Unfortunately, unlike sports and video games, beginning musicians can’t just jump in and start learning their instruments. Or can they?

"One-Skill Musicians"
What if beginners to music – like beginning golfers and tennis players – only needed to learn to play their instruments, and didn’t have to learn musical language skills? That would put learning an instrument on par with golf, tennis, video games and most other activities that are so popular and have attracted so many participants.

Remember the guitar and organ boom of the ’60s and ’70s? Many players didn’t even attempt to acquire the music language skills. They approached music as a "one-skill" learning process. They weren’t concerned with scales, theory, circle of fifths, and so on. They learned chords one song at a time. They learned to play licks by ear. They played the organ with one-note accompaniments and play-by-number melodies. These new rogue players learned from each other and never took a formal lesson. They were having a ball while the rest of us had to sit endlessly practicing scales, having to perfect the presentation of each before moving on to the next.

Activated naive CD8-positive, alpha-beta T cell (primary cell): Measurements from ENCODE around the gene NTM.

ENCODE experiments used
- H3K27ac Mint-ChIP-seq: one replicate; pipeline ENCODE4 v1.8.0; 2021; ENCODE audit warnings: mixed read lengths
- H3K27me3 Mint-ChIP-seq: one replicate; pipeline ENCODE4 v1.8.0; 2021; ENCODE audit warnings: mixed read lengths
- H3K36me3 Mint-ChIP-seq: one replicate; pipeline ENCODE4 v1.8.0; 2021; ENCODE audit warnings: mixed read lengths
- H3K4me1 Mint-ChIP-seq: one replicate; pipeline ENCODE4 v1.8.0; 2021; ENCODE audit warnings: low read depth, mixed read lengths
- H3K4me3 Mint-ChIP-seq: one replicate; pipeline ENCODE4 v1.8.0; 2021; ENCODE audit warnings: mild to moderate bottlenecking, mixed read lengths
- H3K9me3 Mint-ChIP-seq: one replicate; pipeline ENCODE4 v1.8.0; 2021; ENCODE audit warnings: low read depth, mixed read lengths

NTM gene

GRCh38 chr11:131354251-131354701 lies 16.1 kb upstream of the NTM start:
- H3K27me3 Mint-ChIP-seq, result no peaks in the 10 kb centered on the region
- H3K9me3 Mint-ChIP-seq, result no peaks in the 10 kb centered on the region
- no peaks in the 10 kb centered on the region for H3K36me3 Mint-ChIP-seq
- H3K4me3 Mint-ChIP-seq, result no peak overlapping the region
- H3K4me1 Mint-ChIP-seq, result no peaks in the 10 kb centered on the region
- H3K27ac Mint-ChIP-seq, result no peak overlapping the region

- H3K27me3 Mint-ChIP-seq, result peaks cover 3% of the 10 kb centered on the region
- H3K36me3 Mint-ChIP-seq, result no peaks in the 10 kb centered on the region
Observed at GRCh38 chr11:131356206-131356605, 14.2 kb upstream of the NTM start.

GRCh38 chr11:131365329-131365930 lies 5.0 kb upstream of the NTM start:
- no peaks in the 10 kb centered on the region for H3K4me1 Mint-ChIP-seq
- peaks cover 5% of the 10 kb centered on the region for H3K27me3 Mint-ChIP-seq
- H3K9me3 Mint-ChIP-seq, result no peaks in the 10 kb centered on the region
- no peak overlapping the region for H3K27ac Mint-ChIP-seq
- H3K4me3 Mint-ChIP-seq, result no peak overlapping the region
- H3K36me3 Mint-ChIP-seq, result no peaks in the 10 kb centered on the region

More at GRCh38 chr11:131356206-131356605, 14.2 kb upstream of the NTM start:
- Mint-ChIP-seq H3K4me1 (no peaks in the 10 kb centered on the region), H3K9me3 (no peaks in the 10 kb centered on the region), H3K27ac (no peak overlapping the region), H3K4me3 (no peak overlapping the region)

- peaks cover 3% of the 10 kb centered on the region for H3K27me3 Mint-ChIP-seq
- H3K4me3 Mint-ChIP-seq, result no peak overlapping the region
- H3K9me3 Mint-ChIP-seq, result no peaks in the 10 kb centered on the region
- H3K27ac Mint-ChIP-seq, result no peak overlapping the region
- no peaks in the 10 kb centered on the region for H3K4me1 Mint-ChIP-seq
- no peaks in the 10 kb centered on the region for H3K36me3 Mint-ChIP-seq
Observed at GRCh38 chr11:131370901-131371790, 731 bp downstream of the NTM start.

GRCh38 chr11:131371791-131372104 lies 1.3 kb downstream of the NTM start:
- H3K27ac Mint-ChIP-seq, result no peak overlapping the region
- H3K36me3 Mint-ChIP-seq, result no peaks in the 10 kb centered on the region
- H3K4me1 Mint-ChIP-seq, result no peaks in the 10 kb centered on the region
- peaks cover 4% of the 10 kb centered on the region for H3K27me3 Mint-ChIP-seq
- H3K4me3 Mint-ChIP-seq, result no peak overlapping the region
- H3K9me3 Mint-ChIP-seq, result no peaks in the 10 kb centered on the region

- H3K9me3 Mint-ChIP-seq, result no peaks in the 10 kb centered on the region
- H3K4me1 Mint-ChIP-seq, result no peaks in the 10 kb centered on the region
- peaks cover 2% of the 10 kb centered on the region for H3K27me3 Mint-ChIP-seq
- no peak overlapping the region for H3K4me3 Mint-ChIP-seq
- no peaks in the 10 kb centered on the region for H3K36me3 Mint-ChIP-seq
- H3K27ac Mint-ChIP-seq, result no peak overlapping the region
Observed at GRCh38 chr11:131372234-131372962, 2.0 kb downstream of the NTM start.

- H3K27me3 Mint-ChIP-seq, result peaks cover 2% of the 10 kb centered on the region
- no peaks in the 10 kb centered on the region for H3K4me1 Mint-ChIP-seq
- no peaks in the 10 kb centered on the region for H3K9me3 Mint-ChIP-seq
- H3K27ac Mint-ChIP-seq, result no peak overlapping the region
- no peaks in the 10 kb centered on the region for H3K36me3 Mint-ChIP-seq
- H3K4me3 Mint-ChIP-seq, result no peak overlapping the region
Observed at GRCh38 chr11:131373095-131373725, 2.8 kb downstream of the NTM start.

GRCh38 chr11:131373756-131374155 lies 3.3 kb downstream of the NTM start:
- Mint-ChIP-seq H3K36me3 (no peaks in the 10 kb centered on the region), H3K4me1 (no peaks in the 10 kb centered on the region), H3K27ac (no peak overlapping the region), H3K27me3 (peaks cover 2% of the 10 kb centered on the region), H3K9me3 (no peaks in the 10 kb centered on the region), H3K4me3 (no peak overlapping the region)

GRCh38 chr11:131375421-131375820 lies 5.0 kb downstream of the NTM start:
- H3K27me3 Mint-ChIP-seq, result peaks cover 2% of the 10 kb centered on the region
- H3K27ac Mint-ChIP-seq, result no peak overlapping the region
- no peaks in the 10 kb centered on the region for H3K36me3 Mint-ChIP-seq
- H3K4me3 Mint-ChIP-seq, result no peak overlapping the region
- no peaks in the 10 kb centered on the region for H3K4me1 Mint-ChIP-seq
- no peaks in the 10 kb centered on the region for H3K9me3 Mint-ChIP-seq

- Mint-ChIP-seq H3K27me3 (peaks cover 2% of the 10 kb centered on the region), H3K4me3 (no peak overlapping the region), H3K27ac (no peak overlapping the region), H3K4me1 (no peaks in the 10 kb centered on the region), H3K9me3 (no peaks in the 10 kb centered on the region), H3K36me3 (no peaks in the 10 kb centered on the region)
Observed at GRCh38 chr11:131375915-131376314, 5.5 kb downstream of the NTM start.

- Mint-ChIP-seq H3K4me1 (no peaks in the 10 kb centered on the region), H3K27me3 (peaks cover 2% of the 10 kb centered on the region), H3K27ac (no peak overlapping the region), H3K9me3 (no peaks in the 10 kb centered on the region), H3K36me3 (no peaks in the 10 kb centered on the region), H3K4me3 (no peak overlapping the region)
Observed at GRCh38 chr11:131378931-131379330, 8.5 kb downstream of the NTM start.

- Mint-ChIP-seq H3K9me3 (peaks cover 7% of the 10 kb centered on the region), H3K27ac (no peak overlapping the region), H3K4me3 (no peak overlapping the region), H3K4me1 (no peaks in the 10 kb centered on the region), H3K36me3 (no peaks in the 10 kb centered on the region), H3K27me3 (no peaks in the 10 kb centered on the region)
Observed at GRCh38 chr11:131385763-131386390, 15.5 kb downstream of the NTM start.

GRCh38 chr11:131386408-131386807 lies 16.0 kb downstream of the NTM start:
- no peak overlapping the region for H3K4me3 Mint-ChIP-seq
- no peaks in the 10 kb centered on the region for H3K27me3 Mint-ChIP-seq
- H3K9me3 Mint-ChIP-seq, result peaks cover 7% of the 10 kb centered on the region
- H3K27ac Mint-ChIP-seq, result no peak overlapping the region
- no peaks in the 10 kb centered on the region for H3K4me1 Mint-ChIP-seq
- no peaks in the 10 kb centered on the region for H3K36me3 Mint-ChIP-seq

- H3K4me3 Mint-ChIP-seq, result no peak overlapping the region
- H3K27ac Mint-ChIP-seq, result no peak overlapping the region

Were these one-skill players really musicians?
Did it matter? They performed in school assemblies, local clubs, on the radio, and yes – they got the girls. Their audiences not only considered them to be musicians, but could not tell the difference between the them, and the more highly trained "two-skill musicians." And most importantly to this industry – they bought instruments. Lots of them! This was a period of time when truly anyone could play and many did – a period of instant musical gratification. The promise was seductive: "Play what you want … and do it today. Forget wasting time learning Twinkle Twinkle Little Star"

It Can Happen Again